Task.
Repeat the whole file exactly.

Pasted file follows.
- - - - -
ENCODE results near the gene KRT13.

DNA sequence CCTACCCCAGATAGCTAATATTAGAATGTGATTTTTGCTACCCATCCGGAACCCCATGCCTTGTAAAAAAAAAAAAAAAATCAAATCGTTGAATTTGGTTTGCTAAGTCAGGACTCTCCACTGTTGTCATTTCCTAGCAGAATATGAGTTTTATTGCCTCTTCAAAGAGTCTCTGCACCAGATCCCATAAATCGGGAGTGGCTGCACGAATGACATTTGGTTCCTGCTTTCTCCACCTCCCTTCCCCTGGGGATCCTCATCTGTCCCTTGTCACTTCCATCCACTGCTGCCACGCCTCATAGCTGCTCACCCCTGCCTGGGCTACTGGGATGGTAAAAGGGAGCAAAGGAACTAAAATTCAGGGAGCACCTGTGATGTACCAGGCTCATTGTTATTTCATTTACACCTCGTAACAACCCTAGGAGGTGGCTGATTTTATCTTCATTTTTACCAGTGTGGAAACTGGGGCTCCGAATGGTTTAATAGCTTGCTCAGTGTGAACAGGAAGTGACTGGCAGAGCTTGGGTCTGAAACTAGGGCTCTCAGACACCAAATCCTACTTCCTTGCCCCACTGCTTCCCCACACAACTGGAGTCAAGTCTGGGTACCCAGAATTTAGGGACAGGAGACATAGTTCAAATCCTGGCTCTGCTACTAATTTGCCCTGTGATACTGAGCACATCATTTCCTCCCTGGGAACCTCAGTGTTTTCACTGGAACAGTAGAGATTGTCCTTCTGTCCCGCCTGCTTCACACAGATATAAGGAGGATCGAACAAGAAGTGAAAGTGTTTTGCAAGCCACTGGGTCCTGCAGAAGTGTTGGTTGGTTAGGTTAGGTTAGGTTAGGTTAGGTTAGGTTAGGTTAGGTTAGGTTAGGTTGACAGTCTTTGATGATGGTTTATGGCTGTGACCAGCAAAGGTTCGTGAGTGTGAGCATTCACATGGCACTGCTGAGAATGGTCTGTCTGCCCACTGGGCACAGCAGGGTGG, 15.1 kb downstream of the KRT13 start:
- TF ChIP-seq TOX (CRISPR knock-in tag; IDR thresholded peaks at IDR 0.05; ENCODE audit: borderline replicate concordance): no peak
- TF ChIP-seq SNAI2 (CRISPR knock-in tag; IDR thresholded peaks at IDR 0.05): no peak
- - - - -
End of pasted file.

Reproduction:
ENCODE results near the gene KRT13.

DNA sequence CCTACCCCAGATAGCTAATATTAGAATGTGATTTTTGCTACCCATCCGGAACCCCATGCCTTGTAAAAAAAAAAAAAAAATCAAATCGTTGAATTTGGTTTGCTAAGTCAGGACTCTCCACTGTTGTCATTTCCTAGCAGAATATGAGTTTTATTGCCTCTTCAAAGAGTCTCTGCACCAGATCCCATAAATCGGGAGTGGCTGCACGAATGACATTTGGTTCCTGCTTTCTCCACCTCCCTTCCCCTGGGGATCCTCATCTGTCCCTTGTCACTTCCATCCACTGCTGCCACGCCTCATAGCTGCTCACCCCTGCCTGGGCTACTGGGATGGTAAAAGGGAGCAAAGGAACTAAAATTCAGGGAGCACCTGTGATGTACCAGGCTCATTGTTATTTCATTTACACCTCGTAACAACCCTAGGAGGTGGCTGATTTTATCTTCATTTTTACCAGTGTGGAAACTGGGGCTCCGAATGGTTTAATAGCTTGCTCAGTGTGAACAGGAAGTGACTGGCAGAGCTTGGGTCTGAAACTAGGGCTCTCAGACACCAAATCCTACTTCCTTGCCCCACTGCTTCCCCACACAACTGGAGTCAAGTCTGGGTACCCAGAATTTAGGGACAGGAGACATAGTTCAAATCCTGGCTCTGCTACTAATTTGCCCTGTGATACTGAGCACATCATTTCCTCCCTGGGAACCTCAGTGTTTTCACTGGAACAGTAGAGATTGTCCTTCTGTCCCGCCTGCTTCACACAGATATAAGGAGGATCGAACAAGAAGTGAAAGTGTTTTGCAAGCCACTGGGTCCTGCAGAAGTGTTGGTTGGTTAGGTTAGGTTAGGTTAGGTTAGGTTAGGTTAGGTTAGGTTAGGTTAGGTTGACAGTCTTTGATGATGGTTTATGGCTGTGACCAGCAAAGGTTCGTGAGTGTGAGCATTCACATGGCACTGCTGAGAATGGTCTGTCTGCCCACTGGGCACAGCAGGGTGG, 15.1 kb downstream of the KRT13 start:
- TF ChIP-seq TOX (CRISPR knock-in tag; IDR thresholded peaks at IDR 0.05; ENCODE audit: borderline replicate concordance): no peak
- TF ChIP-seq SNAI2 (CRISPR knock-in tag; IDR thresholded peaks at IDR 0.05): no peak